An on-stage conversation between Malcolm Gladwell and Bill Gurley became the South by Southwest version of a championship fight on Sunday, or perhaps an all-star game.
In a wide-ranging chat at the interactive festival, the pair covered the problems with U.S. healthcare, the challenge with combating hackers, sports analytics and companies that Gurley, a venture capitalist, missed out on.
Yet the liveliest dialogue in the hour-long volley centered around Uber, the controversial $40 billion ride-sharing service that Gurley and his firm Benchmark backed in its very early days.
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Gurley, sporting a University of Texas shirt in support of his alma mater and the festival's host city of Austin, has an obvious interest in talking his book. Beyond the financial windfall that's coming, however, Gurley said the societal benefits from Uber are tremendous. He cited the number of jobs created for drivers (50,000 a month), and the elimination of the need for so much driving.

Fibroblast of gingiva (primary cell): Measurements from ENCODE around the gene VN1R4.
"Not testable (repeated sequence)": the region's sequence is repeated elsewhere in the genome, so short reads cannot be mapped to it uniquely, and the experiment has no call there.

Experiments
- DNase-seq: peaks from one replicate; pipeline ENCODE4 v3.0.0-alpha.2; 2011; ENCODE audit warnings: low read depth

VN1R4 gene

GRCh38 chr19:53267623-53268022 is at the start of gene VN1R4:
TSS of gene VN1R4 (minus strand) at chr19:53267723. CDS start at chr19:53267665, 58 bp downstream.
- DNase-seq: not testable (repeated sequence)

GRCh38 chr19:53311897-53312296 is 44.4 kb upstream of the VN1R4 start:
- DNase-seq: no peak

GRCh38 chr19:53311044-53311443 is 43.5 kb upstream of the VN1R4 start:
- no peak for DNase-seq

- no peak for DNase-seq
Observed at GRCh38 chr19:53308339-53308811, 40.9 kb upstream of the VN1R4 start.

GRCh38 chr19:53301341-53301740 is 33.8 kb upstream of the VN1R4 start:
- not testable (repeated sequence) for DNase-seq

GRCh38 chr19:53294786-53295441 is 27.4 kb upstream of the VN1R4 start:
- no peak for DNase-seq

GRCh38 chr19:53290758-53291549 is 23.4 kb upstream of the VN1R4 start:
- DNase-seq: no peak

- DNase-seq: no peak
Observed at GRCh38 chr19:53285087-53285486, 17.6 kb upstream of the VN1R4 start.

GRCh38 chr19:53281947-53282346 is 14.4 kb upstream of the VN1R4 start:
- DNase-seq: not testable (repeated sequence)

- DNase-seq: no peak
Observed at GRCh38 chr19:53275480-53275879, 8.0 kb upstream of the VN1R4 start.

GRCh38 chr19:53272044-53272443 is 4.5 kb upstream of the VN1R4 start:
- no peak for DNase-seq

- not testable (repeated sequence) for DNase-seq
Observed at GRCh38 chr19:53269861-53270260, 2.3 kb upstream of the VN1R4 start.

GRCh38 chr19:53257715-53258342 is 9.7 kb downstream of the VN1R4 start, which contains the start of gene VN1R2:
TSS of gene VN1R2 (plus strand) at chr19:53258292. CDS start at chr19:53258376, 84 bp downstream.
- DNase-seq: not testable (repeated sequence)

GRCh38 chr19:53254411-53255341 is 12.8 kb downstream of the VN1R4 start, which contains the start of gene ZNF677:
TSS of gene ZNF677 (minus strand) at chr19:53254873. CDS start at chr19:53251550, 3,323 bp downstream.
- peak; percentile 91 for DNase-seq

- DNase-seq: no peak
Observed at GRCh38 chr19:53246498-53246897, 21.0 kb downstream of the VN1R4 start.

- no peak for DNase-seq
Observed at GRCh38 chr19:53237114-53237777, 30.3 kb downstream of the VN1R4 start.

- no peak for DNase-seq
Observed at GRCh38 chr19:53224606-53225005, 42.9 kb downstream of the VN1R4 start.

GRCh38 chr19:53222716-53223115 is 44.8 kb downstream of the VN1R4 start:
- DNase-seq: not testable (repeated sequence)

The greater availability of professional drivers at affordable prices means less drunk driving, diminished needs for massive parking lots and less cruising around in circles looking for parking spots.
Yet the life-saving component is what intrigued Gladwell, the award winning author of "The Tipping Point" and "Outliers."
"Traffic fatalities continue to be a catastrophic form of death in this country," said Gladwell. "More people have died because of drunk driving than have died in every war since Vietnam."
And then there's the elderly, which could be among the biggest beneficiaries of Uber. Gurley promised that the public will start to see more from Uber in terms of reaching out to the elderly and to kids.